(While there, I managed inadvertently to photograph, and later made the acquaintance of, Tony Hutton, a stalwart of the Northern circuit and one of the authors of the excellent blog “Cricket History of Calderdale and Kirklees“, which I would advise you to seek out and follow.  He is not the Rastafarian in the foreground, by the way.)

Edgbaston is as near to my home as Nottingham, but I had never been there before Tuesday, and I’m not sure I’m in any great hurry to go back, unless, perhaps, it was for a Test Match.  Whereas Trent Bridge seems to belong to Nottinghamshire CCC, who allow it to be used for Tests, Edgbaston makes no bones about primarily a Test Match stadium, with the Birmingham Bears a close second and Warwickshire a poor third.

Its architect seems to have been a man with one big idea – that you can never have too much reinforced concrete – and that, if you don’t like naked concrete, you can always paint it bright blue.

Edgbaston

Whereas Trent Bridge has kept its venerable pavilion and built the ground in harmony around it, Edgbaston seems to have erased any trace of its past, except for its “iconic” score box and, perhaps, this bear, clinging for dear life to its ragged staff to avoid getting swept away by the Winds of Change howling around the ground.

Bear and Ragged Staff

They are, I’m told, in the process of developing the ground (presumably to make it even bigger and more packed with reinforced concrete) and, perhaps as a result of this, the concourse around the ground is currently an extraordinary shantytown of tumbledown bars and fast food outlets, weedy waste ground and, in an unusual touch, a small evangelical church around the back of the R.E.S. Wyatt Stand.  In fact, the whole place is such a mixture of brutalism and edgelands that I wouldn’t have been too surprised to have spotted some earnest young man with a beard and tattoos tapping out a Tumblr about it.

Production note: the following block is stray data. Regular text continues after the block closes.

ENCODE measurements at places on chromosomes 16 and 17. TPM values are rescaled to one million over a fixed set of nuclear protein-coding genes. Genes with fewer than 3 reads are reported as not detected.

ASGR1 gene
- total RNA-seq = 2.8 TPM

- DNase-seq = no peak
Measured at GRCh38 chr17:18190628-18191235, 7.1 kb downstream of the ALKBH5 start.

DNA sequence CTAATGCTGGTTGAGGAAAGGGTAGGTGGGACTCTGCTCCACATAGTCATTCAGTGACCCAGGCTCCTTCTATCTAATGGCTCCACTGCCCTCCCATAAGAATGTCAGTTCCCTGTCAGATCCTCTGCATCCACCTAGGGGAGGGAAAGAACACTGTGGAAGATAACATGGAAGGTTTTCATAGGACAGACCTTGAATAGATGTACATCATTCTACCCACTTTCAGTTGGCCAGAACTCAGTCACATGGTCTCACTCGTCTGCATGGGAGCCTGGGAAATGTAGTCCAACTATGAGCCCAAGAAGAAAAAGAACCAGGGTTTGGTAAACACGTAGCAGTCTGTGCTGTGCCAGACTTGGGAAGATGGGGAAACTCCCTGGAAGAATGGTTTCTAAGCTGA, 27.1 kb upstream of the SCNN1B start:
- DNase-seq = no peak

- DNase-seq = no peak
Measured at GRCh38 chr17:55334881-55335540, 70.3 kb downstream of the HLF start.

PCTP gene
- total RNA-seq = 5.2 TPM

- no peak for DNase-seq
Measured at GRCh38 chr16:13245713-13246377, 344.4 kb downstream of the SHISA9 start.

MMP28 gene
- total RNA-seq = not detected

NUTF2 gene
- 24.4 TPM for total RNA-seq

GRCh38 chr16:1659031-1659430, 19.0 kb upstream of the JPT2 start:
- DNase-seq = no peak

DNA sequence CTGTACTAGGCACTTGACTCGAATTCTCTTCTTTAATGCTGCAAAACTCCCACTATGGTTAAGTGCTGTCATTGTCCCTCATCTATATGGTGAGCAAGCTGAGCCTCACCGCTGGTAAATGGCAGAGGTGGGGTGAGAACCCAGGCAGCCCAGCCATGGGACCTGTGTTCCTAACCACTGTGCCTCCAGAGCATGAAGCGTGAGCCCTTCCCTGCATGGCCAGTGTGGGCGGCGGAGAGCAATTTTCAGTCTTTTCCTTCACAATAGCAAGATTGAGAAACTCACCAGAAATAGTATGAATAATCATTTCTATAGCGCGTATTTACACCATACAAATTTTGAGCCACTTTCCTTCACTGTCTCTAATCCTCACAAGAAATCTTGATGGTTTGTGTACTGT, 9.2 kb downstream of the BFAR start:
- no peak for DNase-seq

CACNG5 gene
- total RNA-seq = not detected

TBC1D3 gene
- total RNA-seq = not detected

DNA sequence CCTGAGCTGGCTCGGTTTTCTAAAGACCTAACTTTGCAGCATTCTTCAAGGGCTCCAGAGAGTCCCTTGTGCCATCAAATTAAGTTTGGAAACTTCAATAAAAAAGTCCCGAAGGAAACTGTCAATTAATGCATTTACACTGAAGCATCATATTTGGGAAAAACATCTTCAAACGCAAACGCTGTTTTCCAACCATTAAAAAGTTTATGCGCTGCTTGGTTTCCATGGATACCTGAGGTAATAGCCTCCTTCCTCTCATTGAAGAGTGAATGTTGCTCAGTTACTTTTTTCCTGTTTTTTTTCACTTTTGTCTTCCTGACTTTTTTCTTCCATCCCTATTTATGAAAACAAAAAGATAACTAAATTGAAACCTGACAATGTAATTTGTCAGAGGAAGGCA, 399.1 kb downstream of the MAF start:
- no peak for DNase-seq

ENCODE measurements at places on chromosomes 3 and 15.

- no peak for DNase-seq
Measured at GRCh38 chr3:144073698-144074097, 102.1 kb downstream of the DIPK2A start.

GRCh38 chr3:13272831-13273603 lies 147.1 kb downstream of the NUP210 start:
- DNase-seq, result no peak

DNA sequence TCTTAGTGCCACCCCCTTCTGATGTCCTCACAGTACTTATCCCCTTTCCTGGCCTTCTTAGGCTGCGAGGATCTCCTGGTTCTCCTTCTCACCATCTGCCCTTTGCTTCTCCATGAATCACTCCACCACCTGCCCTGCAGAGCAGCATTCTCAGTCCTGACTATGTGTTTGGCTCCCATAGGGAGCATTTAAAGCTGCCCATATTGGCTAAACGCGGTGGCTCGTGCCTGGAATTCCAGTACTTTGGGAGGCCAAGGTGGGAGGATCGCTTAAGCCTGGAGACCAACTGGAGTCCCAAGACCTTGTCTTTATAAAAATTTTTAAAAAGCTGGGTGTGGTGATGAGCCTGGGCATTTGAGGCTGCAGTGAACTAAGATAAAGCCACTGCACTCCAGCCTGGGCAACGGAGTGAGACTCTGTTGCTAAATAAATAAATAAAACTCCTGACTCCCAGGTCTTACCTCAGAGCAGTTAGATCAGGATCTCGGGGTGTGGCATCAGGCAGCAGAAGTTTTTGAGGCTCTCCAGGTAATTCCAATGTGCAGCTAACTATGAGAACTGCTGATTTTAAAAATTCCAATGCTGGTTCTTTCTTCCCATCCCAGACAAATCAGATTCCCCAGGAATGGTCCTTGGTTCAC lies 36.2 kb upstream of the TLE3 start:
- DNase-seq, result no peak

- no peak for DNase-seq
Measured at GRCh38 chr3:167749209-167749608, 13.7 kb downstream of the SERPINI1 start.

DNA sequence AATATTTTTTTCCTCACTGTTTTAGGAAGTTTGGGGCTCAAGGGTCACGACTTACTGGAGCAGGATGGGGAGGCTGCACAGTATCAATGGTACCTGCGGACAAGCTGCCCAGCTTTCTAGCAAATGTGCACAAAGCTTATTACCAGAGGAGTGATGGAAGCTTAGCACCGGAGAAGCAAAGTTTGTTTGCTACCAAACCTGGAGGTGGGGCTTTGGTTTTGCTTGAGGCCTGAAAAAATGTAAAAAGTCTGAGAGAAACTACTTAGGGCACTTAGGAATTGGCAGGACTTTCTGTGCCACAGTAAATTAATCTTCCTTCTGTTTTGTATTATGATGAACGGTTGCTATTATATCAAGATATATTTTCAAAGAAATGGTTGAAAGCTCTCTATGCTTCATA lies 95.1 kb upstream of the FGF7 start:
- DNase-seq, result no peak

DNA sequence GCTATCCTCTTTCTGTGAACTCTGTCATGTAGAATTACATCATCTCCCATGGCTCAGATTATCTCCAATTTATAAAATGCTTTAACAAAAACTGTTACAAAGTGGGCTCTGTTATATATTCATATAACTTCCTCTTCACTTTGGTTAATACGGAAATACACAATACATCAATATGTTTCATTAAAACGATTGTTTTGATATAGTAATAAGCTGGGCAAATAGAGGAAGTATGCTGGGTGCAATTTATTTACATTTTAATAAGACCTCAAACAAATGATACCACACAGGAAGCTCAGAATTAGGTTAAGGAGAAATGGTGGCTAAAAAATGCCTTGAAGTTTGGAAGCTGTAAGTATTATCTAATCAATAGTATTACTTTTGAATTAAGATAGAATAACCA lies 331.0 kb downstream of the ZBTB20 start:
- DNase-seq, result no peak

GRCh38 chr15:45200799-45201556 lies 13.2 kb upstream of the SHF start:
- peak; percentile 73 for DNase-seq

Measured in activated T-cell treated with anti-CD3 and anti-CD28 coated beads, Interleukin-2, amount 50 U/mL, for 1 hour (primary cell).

But this is, I confess, a superficial impression, formed in unpropitious circumstances.  County cricket supporters are hardy organisms who, like lichen, can thrive in apparently inhospitable terrain and, if I became used to the ground, I’m sure I could, in time, carve out some homely niche for myself there.   In fact, when the sun came out briefly in the late afternoon I could picture the particular concrete terrace I was sitting in as the surrounds of a seaside lido, and the executive boxes as beach huts, the Members picking their way gingerly down to the pitch in their swimming costumes, shoes and towels in hand.  But that would have to be much later in the Summer, when Gore-Tex and fleece are but a distant memory.

As is usually the case in these games, the cricket itself was fairly negligible (their main purpose seems to be to reacclimatise the players to the English weather after their earlier pre-season warm-ups in Barbados or Dubai).  Both Bell and Trott (whom I had been wanting to see) were out before I arrived at Edgbaston, and it is no news that batsmen of the quality of James Taylor (seen here sizing up the opposition),

Taylor and Wells

Sam Hain or even Laurie Evans are not likely to be troubled by the second string attacks of Second Division Counties. The regulations allowed them to retire when they reached around 55 and they all seized the opportunity with some alacrity.  We should all be so lucky, eh readers?

A feature of Trent Bridge is that the doors to the pavilion have small portholes cut into them, to allow the gatemen to see when a player needs to be let back in.  I thought I would try to record the view through one, but all I seem to have photographed is air and light.

Window at Trent Bridge

How did that Larkin poem end again?

………………………… and immediately

Rather than words comes the thought of high windows:

The sun-comprehending glass,

And beyond it, the deep blue air, that shows

Nothing, and is nowhere, and is endless.